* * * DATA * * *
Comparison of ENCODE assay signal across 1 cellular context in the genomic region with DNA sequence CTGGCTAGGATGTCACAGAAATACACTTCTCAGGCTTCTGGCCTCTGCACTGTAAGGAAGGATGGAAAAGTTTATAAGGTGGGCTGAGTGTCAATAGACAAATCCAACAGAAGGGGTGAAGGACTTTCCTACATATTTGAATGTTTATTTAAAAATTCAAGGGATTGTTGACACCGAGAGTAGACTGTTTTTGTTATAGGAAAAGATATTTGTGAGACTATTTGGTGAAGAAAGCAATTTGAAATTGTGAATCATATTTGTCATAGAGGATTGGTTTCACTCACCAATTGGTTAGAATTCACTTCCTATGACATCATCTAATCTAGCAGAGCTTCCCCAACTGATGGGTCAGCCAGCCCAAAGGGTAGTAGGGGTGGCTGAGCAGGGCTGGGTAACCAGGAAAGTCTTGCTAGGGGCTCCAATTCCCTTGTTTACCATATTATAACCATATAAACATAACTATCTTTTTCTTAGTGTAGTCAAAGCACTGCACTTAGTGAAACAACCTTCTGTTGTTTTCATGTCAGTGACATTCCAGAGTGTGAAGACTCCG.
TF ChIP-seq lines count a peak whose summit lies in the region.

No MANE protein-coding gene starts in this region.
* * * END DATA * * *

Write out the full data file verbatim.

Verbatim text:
Comparison of ENCODE assay signal across 1 cellular context in the genomic region with DNA sequence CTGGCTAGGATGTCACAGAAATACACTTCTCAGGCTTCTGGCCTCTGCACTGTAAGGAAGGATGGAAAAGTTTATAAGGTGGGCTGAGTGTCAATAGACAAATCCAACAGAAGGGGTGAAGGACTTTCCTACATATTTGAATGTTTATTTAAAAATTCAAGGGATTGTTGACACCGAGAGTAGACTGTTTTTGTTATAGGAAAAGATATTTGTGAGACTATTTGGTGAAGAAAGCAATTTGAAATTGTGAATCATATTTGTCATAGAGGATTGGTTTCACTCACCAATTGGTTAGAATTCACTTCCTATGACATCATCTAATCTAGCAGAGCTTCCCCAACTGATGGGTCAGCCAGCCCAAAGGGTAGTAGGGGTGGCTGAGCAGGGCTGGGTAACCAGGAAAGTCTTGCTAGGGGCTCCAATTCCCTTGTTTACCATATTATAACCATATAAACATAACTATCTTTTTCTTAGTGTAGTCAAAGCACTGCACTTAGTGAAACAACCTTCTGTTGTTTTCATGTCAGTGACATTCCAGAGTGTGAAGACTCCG.
TF ChIP-seq lines count a peak whose summit lies in the region.

No MANE protein-coding gene starts in this region.